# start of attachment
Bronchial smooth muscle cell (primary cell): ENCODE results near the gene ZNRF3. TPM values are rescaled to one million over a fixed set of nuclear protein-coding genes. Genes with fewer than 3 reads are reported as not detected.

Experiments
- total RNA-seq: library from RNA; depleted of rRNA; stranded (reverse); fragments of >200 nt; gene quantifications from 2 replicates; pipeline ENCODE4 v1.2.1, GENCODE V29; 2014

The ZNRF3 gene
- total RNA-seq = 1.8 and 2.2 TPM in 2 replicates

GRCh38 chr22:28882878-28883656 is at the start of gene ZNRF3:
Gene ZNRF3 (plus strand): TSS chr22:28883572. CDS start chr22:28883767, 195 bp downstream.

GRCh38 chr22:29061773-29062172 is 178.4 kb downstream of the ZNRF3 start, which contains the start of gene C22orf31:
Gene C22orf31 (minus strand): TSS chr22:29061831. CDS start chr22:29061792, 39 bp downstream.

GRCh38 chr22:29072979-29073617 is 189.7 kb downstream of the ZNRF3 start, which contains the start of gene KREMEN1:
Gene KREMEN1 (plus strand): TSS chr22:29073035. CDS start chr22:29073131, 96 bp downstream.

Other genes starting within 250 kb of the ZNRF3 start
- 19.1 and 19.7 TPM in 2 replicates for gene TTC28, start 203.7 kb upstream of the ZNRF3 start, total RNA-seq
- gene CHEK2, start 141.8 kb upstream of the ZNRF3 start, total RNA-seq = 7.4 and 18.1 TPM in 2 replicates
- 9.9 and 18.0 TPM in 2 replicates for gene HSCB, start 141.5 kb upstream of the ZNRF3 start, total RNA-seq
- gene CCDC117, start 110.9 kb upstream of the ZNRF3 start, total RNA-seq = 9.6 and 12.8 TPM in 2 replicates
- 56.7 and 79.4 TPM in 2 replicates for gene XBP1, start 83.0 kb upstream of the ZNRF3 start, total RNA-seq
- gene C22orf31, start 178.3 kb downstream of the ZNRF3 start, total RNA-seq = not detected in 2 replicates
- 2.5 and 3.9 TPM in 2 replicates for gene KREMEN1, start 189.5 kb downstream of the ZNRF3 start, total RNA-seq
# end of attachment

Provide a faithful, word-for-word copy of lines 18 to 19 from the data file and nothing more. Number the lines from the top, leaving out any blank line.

- gene C22orf31, start 178.3 kb downstream of the ZNRF3 start, total RNA-seq = not detected in 2 replicates
- 2.5 and 3.9 TPM in 2 replicates for gene KREMEN1, start 189.5 kb downstream of the ZNRF3 start, total RNA-seq